An order denying a motion for summary judgment is interlocutory and generally not appealable. Campbell v. Anderson, 156 N.C. App. 371, 374, 576 S.E.2d 726, 728 (2003), disc. rev.denied, 357 N.C. 457, 585 S.E.2d 385 (2003). However, where the motion is based upon a defense of sovereign immunity, our courts have held that a substantial right is affected and immediate appellate review is warranted. Id. (citing Peverall v. County of Alamance, 154 N.C. App. 426, 429, 573 S.E.2d 517, 519 (2002), disc. rev. denied, 356 N.C. 676, 577 S.E.2d 632 (2003)). Thus, the only matters properly before this Court are those involving sovereign immunity.
    Summary judgment is proper when “the pleadings, depositions, answers to interrogatories, and admissions on file, together with the affidavits, if any, show that there is no genuine issue as to any material fact and that any party is entitled to a judgment as a matter of law.” N.C. Gen. Stat. § 1A-1, Rule 56(c) (2001). The moving party bears the burden of demonstrating the lack of triable issues of fact. Koontz v. City of Winston-Salem, 280 N.C. 513, 518, 186 S.E.2d 897, 901 (1972). Once the movant satisfies its burden of proof, the burden then shifts to the non-movant to present specific facts showing triable issues of material fact. Lowe v. Bradford, 305 N.C. 366, 369-70, 289 S.E.2d 363, 366 (1982). On appeal from summary judgment, we review the record before us in the light most favorable to the non-movant. Bradley v. Hidden Valley Transp., Inc., 148 N.C. App. 163, 165, 557 S.E.2d 610, 612 (2001), aff'd per curiam, 355 N.C. 485, 562 S.E.2d 422 (2002).    Defendants, Hope and Davis, argue that the claims against them in their official capacities are barred by sovereign or governmental immunity.
    In evaluating governmental immunity claims, we must first determine whether the defendants are being sued in their individual capacity, official capacity, or both. Generally a plaintiff will designate in the caption of their complaint in what capacity a defendant is being sued. Taylor v. Ashburn, 112 N.C. App. 604, 607, 436 S.E.2d 276, 279 (1993), cert. denied, 336 N.C. 77, 445 S.E.2d 46 (1994). However, the caption alone is not determinative of whether a defendant is actually being sued in their individual or official capacity, or both. Id. Thus, we must examine the complaint in its entirety to determine the true nature of the claim. Id. If the plaintiff does not assert any claims in their complaint except those relating to a defendant's official duties, the complaint does not state a claim against a defendant in their individual capacity. Id. at 607-08, 436 S.E.2d at 279.
    After review of the complaint as a whole, we hold plaintiff has asserted claims against both defendants in their individual and official capacities. The caption of the complaint states plaintiff is suing both defendants in their individual and official capacities. Plaintiff's complaint states in several places that all defendants were acting within the scope of theirresponsibilities and/or employment as a city official and police officer. However, there are other places where plaintiff alleges defendants' conduct individually was “wanton, and/or in reckless disregard of and with indifference to Plaintiff's rights....” Based on our review of the record and briefs, we find that plaintiff has sued both defendants in their individual and official capacities.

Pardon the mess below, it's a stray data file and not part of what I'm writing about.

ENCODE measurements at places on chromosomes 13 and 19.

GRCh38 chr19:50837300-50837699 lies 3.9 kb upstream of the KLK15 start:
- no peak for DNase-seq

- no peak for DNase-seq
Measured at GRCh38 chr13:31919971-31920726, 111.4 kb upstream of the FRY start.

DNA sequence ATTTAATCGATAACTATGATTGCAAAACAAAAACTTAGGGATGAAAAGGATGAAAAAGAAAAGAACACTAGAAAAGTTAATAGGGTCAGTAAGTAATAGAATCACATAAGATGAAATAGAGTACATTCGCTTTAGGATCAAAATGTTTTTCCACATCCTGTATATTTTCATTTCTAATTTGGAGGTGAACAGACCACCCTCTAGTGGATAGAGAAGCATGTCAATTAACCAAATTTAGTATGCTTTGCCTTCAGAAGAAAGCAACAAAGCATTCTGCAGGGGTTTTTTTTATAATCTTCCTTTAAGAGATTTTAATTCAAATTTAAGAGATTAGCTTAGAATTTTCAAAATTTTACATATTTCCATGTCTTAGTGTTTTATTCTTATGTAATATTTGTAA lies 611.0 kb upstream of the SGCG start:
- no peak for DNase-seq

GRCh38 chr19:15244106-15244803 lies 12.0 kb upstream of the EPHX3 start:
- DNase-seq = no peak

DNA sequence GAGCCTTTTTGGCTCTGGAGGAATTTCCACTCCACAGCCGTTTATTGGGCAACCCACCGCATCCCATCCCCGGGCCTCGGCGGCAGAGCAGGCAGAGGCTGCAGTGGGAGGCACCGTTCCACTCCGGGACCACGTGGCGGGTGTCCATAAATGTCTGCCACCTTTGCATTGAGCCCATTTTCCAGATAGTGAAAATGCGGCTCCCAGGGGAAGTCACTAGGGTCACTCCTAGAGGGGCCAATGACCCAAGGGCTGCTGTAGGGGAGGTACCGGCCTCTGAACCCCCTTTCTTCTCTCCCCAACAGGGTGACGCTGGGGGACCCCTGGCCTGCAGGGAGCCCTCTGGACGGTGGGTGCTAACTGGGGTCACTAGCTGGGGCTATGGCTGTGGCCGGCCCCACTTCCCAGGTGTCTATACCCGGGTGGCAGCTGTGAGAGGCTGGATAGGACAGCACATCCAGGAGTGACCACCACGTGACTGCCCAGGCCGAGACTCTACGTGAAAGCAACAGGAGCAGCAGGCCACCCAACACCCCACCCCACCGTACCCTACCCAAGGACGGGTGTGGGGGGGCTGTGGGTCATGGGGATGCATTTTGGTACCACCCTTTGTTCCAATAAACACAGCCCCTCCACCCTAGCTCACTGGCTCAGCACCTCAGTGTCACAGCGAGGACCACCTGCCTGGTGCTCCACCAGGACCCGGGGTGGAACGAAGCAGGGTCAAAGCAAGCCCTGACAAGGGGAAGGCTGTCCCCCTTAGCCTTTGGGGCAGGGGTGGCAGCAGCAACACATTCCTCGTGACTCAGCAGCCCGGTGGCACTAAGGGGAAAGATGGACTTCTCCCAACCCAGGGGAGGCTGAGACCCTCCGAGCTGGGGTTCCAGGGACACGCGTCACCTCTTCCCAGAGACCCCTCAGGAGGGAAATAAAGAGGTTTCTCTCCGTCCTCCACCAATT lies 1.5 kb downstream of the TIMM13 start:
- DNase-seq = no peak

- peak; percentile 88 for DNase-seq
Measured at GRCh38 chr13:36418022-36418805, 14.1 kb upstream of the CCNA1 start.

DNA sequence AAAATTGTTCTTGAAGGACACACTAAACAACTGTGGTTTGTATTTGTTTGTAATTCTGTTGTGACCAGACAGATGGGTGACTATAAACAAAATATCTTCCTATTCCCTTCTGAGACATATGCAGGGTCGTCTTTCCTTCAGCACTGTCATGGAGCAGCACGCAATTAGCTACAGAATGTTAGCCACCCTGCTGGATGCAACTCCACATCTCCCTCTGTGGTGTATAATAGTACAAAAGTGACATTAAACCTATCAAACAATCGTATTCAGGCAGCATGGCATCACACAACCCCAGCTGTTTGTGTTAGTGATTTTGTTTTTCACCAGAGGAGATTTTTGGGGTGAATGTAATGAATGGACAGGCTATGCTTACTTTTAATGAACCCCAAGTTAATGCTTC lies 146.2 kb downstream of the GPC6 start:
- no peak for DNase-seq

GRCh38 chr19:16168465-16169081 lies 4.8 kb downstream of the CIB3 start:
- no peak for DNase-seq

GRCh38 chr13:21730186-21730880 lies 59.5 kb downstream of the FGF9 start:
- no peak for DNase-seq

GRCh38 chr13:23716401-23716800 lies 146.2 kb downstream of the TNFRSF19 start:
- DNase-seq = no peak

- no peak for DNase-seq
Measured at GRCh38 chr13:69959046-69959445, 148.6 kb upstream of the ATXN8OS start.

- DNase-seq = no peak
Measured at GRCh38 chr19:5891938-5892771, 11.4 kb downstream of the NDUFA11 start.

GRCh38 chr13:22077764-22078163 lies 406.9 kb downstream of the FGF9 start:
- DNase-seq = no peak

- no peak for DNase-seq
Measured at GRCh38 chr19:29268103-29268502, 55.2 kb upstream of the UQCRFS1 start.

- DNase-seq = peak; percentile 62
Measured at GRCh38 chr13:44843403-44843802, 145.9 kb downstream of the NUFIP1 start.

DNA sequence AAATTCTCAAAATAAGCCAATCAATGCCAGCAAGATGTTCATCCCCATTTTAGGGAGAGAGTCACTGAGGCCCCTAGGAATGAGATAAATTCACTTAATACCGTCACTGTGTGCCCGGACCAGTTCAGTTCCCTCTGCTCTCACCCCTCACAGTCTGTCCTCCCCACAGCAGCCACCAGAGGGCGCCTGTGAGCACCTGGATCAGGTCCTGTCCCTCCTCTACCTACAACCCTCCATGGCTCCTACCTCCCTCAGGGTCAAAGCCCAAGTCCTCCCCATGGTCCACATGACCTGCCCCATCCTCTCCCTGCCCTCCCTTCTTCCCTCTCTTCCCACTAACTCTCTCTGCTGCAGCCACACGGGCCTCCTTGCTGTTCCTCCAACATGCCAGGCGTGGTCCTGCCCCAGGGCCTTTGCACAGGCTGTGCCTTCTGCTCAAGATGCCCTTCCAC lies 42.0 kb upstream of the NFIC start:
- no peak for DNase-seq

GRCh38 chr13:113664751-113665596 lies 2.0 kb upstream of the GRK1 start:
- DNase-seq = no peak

I. Governmental Immunity
    Generally, governmental immunity protects a municipality and its officers or employees sued in their official capacity for torts committed while performing a governmental function. Taylor, 112 N.C. App. at 607, 436 S.E.2d at 278. However, “[a] governmental entity may waive immunity by the purchase of liability insurance, thereby subjecting itself to liability for the tortious acts of its officers and employees.” Sellers v. Rodriguez, 149 N.C. App. 619, 623, 561 S.E.2d 336, 339 (2002) (citations omitted); N.C. Gen. Stat. § 160A-485(a) (2001). Nevertheless, “[i]mmunity [is] waived only to the extent that the city is indemnified by the insurance contract from tort liability.” N.C. Gen. Stat. § 160A-485 (2003). A plaintiff asserting claims against a governmental entity and its employees acting in their official capacities must allege that the officials have waived their governmental immunity or otherwise consented to suit. Id. It should also be noted that plaintiff'sofficial capacity claims against defendants, Jim Hope and J.B. Davis, are in reality a suit against the City of Mount Holly. See Mullis v. Sechrest, 347 N.C. 548, 554, 495 S.E.2d 721, 725 (1998) (noting official-capacity suits are another way of pleading an action against the governmental entity).